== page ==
In the South Pacific, all of the NPT nuclear-weapon states have ratified the non-use protocol, except for the United States. The United States signed the agreement March 26, 1996, but the Clinton administration did not submit the instrument to the Senate for its advice and consent to ratification; the Bush administration has also not taken this step. Still, the United States would appear to be bound to uphold the purpose of this treaty under customary international law, as reinforced by the U.S. signing of the Vienna Convention.

By contrast, none of the NPT nuclear-weapon states has signed or ratified the non-use protocol to the Southeast Asian NWFZ, principally because of concerns over the broad definition of the zone and the potential impact this might have on such issues as freedom of navigation.[15] Although China announced in April 2004 that it had “reached agreement” with the members of this NWFZ on the treaty and its protocol, it has not yet signed or ratified the latter.[16]

In particular, NPT nuclear-weapon states have been concerned that the broad definition of the zone would set a precedent of potentially restricting the transit of nuclear weapons by them through certain areas.[17] They are also worried that the non-use protections of the protocol might extend to other, nonzonal states that might be operating in those ocean areas. (China has a no-first-use policy that it applies universally and is, therefore, less concerned about this issue.) Negotiations between the zonal states and the NPT nuclear-weapon states have been undertaken to seek a compromise on these issues, but they have not yet resolved the matter.

In the case of the African NWFZ, which is not yet in force, all of the nuclear-weapon states have signed the non-use protocol, but only China, France, and the United Kingdom have ratified it. Still, Russia and the United States are not known to have any substantive objection to doing so. It is possible that they are awaiting the entry into force of the Treaty of Pelindaba, which still requires ratification by nine additional zonal states, before engaging their domestic political processes to meet the procedural requirements for ratification of the non-use protocol. Nonetheless, even before entry into force, the zone would seem to provide some legal protection for many of the non-nuclear-weapon states within it. The strength of this obligation may be greatest between zonal states that have ratified the treaty and the NPT nuclear-weapon states that have similarly ratified the non-use protocol. Yet, the obligation would appear to extend in some measure from all protocol ratifiers and signatories even to zonal states that have signed but not yet ratified the treaty because the use or threatened use of nuclear weapons against such zonal states would defeat the object and purpose of the protocol vis-à-vis these anticipatory parties.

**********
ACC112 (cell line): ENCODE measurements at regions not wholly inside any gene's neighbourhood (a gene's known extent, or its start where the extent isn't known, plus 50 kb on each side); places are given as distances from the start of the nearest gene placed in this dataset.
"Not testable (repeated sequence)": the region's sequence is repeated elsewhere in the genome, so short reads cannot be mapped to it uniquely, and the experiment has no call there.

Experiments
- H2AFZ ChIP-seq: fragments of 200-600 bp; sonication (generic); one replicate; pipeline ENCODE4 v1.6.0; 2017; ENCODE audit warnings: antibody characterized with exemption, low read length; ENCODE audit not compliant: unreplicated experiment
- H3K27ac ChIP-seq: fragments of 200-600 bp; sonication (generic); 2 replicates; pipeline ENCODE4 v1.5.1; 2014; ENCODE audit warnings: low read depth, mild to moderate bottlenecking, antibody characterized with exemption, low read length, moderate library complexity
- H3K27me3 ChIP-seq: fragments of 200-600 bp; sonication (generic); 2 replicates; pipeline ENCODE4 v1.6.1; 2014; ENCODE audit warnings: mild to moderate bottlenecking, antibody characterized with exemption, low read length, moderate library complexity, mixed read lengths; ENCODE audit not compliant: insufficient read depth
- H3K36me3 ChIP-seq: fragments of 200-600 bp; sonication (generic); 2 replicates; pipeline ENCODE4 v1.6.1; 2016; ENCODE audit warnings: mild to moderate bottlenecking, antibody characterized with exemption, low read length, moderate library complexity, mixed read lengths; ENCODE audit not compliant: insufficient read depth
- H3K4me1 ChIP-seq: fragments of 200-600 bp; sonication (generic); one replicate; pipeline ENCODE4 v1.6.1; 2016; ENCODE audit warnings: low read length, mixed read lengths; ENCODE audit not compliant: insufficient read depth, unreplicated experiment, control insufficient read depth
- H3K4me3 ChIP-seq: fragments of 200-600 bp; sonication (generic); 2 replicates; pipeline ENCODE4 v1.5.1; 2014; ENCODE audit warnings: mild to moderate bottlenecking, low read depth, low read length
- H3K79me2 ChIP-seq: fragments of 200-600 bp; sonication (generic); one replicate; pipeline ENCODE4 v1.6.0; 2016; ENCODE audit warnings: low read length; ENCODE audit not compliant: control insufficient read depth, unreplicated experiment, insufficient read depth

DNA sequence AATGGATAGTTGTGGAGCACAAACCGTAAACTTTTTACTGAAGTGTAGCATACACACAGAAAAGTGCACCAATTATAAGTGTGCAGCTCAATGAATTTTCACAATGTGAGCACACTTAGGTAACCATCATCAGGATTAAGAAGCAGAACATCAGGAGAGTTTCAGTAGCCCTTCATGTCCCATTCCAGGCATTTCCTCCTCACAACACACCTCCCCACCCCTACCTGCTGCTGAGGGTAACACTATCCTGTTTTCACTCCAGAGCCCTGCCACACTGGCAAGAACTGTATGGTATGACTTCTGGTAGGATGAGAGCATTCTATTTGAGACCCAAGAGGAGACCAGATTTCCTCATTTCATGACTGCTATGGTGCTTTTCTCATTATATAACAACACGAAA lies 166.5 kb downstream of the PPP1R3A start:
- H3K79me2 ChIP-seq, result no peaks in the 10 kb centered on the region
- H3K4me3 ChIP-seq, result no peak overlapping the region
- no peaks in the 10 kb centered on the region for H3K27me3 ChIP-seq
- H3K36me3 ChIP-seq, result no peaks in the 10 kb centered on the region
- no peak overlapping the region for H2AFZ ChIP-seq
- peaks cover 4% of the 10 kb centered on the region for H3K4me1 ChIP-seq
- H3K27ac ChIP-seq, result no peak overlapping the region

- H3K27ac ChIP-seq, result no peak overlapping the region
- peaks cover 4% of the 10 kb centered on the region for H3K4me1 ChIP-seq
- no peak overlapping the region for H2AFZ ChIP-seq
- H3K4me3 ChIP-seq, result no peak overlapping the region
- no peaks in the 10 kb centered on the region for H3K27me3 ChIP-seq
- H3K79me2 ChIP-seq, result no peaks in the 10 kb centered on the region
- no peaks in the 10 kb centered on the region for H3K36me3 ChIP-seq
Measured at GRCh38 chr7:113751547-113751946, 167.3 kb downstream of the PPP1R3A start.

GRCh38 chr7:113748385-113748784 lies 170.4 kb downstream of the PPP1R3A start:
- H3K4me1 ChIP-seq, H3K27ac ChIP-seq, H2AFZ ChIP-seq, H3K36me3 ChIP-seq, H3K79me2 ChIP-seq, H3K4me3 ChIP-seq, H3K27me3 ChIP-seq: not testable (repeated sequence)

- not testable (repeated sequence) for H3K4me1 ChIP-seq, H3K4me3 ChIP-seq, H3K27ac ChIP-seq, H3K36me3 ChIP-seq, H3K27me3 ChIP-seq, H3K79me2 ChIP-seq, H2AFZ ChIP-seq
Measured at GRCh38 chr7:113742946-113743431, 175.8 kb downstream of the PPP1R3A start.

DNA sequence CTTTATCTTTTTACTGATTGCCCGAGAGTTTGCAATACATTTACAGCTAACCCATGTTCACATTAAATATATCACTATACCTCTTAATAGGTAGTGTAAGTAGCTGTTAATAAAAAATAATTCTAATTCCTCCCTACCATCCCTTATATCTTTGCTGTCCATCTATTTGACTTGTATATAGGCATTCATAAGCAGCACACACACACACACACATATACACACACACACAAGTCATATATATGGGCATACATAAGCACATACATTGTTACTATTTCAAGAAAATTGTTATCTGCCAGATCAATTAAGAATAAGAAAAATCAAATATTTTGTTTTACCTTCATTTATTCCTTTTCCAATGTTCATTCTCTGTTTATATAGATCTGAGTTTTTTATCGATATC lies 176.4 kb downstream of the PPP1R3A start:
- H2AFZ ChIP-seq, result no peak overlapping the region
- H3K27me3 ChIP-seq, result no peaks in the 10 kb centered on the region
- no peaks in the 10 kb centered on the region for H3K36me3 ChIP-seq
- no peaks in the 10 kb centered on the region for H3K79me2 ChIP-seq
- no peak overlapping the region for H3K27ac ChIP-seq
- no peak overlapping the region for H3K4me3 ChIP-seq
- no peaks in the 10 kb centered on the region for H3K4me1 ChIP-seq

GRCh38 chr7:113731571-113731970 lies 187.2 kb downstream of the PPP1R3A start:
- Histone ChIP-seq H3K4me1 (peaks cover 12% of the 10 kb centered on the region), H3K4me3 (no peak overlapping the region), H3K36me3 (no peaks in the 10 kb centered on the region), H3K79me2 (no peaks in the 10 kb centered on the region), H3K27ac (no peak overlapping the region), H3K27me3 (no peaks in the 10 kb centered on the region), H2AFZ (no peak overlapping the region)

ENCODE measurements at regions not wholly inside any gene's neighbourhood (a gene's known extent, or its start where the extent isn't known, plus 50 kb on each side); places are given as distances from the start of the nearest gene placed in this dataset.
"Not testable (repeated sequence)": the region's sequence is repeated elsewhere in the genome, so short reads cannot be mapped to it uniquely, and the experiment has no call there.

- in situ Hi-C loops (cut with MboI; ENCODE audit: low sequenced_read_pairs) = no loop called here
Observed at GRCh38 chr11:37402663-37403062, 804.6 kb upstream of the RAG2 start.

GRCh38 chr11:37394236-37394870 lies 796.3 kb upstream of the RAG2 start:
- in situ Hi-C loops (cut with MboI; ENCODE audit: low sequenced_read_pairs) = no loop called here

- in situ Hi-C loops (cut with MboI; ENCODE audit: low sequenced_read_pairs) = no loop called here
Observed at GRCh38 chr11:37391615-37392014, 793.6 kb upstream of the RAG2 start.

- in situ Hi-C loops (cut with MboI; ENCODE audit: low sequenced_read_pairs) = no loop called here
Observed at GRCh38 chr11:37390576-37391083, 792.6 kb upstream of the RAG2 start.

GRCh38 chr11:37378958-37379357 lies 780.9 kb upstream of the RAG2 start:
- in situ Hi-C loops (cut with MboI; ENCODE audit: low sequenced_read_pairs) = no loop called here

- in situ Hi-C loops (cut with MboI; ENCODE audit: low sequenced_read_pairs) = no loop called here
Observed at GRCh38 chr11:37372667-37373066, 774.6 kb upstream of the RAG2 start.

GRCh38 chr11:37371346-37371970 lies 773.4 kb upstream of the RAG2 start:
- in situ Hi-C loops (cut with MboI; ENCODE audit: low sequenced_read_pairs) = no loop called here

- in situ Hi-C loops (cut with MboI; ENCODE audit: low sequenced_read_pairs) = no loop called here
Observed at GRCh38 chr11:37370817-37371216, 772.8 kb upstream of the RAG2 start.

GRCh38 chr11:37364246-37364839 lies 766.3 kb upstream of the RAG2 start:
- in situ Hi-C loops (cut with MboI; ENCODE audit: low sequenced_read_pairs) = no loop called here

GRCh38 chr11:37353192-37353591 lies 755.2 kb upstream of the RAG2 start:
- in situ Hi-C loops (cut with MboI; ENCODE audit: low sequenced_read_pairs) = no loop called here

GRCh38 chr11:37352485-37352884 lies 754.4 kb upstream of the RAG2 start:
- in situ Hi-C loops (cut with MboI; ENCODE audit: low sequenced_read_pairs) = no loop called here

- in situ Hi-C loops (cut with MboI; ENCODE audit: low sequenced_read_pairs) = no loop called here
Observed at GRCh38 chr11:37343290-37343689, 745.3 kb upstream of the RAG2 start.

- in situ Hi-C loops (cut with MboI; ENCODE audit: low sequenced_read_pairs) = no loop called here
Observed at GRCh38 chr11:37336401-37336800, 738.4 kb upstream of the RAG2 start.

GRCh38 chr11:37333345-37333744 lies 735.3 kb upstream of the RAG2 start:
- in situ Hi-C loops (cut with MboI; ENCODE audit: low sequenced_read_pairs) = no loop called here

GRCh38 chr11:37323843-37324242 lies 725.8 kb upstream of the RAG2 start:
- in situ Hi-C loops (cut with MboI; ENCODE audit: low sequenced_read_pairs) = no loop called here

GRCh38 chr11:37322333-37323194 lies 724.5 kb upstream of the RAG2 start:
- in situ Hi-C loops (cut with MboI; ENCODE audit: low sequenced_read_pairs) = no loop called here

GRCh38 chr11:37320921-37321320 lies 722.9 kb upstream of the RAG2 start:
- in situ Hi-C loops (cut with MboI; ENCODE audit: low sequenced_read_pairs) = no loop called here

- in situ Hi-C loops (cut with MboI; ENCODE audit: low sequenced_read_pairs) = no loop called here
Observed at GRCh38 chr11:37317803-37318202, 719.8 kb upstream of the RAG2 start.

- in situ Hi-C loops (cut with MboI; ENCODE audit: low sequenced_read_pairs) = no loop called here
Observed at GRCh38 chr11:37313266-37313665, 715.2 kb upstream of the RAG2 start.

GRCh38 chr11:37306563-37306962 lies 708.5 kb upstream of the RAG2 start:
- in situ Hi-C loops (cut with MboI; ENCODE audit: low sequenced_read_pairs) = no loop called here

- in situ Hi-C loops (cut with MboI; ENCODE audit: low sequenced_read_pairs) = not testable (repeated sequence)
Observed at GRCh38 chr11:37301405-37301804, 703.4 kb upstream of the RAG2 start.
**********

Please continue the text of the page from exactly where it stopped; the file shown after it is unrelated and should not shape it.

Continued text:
Can the Nonaligned Movement Move Forward?
The Nonaligned Movement claims 115 member states at the present time. Several of these are not parties to the NPT: India, Pakistan, and North Korea.[18] This leaves 112 nations that might claim the benefit of negative security assurances in return for their relinquishment of nuclear weapons under the NPT. Of these, more than 79 percent (all but 23 countries) are within the five current or planned NWFZs and, therefore, have the potential to obtain legally binding negative security assurances under the various NWFZ treaties.[19] Of course, some critical areas, most notably the Middle East and South Asia, are not covered by these treaties. Clearly, however, on the whole, members of the Nonaligned Movement may themselves hold the key to rapidly obtaining legally binding negative security assurances for the vast majority of their members. The necessary steps appear to be relatively straightforward. First, nine additional states must ratify the Treaty of Pelindaba (34 African states have yet to do so) to bring the African NWFZ into force and make binding the ratifications of its non-use protocol by China, France, and the United Kingdom. There appear to be no substantive barriers to subsequent Russian and U.S. ratifications, although there appears to be general reluctance on the part of the Bush administration to accept new restrictions on the use of U.S. military capabilities. Once the remaining NPT nuclear-weapon states have ratified the protocol, additional zonal states that ratified the treaty (beyond the required 28) would also receive legally binding negative security assurances from all NPT nuclear-weapon states.

The African NWFZ treaty places few, if any, new burdens on the regional states, as they are already bound to forgo nuclear weapons as parties to the NPT. It would, however, offer legally binding non-use assurances, among other advantages. In these circumstances, the failure of the regional states to bring the Treaty of Pelindaba into force raises questions as to the importance of the treaty’s presumed benefits to these parties. Indeed, their inability to move the treaty forward could well be cited by the NPT nuclear-weapon states at the upcoming review conference as evidence that their demands for binding negative security assurances lack urgency and sincerity.